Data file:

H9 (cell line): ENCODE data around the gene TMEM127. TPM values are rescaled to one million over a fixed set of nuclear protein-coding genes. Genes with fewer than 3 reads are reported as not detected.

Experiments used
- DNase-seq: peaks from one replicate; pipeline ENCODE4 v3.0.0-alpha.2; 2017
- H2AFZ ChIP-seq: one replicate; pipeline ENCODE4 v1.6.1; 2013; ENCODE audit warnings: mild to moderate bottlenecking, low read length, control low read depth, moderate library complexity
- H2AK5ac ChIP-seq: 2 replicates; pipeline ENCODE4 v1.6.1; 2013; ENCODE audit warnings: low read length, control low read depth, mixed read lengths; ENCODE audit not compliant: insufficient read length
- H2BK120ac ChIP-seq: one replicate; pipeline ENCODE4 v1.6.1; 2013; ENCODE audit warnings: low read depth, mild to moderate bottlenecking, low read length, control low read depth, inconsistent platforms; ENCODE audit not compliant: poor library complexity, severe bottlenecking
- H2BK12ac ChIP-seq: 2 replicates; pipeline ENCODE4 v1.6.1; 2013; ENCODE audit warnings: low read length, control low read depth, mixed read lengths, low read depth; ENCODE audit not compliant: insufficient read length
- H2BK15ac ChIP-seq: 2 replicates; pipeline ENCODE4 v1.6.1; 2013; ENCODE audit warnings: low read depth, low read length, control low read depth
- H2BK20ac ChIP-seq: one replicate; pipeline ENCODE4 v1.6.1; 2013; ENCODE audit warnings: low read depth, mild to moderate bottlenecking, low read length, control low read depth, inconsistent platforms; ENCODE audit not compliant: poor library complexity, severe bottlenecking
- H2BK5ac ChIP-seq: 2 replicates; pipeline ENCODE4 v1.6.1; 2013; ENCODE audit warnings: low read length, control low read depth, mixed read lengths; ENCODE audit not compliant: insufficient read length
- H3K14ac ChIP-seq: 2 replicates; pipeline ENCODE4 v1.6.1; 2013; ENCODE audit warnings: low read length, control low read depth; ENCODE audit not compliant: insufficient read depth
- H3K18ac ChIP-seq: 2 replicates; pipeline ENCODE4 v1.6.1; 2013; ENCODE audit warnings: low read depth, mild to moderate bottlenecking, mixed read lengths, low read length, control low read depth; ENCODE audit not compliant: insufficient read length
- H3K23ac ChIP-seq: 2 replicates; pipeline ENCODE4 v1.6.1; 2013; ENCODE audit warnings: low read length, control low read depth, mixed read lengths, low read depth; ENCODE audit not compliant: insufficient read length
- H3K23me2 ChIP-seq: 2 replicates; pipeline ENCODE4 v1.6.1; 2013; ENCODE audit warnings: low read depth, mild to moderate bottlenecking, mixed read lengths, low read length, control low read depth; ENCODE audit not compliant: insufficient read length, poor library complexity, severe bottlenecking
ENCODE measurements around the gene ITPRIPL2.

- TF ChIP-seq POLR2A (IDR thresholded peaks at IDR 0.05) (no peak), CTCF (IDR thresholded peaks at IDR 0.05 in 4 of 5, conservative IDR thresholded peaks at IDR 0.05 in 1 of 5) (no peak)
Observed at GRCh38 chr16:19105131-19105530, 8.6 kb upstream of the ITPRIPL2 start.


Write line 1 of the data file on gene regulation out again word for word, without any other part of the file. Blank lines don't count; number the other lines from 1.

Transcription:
H9 (cell line): ENCODE data around the gene TMEM127. TPM values are rescaled to one million over a fixed set of nuclear protein-coding genes. Genes with fewer than 3 reads are reported as not detected.